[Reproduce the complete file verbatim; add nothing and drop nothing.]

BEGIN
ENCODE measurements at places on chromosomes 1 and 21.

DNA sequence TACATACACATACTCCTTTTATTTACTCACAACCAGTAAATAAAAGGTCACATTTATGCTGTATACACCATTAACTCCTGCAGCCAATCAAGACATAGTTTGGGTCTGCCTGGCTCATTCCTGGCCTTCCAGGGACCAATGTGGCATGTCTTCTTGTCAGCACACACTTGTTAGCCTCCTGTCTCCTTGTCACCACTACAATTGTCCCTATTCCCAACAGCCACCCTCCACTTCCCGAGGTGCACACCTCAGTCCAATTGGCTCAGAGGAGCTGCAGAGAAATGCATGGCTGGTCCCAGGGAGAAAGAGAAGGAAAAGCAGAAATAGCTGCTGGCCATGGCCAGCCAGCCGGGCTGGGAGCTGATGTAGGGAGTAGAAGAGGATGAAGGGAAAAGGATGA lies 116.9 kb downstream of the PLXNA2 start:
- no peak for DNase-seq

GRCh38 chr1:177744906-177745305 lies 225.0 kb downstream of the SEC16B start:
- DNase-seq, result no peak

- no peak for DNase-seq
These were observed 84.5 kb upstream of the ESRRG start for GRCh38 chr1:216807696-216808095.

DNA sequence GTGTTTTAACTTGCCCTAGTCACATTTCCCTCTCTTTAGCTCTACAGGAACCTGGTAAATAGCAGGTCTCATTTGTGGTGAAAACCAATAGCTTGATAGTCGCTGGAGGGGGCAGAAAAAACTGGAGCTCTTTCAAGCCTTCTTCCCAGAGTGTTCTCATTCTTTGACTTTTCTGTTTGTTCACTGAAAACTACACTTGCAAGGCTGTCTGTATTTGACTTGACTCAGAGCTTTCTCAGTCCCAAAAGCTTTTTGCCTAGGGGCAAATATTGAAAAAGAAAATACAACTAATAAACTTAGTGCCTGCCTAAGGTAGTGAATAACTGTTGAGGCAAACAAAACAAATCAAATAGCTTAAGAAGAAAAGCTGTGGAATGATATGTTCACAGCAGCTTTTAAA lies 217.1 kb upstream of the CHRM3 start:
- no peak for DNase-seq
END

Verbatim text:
ENCODE measurements at places on chromosomes 1 and 21.

DNA sequence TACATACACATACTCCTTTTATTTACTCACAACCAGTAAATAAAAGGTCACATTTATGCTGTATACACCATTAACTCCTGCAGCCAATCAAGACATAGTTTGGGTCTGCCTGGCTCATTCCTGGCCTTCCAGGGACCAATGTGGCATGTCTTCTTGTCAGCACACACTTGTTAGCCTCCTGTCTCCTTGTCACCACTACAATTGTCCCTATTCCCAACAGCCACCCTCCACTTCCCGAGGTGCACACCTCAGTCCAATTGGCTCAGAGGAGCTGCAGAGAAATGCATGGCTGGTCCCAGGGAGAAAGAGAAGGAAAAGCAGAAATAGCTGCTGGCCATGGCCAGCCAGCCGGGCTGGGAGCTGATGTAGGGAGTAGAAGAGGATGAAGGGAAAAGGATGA lies 116.9 kb downstream of the PLXNA2 start:
- no peak for DNase-seq

GRCh38 chr1:177744906-177745305 lies 225.0 kb downstream of the SEC16B start:
- DNase-seq, result no peak

- no peak for DNase-seq
These were observed 84.5 kb upstream of the ESRRG start for GRCh38 chr1:216807696-216808095.

DNA sequence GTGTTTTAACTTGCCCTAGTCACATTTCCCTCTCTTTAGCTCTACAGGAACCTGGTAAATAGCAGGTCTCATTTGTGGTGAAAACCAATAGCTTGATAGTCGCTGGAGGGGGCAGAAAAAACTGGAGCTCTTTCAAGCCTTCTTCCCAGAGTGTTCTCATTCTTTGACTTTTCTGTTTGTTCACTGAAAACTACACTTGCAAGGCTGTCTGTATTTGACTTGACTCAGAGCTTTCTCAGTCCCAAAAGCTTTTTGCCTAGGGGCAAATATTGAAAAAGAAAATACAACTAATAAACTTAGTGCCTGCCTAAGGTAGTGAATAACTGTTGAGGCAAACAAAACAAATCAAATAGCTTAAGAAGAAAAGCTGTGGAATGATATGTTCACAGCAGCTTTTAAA lies 217.1 kb upstream of the CHRM3 start:
- no peak for DNase-seq